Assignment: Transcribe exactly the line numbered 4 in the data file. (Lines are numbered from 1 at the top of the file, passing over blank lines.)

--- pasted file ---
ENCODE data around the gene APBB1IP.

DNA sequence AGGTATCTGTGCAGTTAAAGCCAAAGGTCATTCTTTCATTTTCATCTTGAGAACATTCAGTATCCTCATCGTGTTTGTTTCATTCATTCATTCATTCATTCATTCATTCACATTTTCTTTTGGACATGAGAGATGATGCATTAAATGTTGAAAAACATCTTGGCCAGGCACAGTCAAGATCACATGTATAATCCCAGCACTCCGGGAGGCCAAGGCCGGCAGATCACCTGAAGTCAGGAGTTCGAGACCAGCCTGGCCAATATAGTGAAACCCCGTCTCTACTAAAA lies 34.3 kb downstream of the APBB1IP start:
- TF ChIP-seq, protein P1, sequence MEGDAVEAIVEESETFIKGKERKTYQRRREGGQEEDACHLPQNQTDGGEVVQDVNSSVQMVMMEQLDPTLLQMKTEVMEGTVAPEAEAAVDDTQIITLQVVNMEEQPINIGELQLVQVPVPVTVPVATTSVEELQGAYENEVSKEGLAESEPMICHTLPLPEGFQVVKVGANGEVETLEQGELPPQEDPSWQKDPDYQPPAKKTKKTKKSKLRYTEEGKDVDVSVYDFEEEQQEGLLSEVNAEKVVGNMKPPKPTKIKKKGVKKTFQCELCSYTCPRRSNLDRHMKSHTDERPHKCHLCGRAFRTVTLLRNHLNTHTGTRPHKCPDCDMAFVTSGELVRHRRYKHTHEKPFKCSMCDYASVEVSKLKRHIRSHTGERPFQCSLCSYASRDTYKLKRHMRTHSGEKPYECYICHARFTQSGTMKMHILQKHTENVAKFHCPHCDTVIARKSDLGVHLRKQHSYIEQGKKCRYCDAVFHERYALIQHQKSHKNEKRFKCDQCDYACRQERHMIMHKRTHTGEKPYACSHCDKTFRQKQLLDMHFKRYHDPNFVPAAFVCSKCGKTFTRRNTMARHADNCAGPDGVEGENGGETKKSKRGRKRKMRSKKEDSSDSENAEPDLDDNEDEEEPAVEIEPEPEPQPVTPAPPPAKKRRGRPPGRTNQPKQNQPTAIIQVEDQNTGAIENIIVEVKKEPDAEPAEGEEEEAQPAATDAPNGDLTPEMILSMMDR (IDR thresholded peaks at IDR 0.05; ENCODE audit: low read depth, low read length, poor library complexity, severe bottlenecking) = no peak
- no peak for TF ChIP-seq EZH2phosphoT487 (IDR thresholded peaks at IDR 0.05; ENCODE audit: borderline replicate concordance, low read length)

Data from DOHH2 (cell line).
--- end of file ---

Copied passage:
- no peak for TF ChIP-seq EZH2phosphoT487 (IDR thresholded peaks at IDR 0.05; ENCODE audit: borderline replicate concordance, low read length)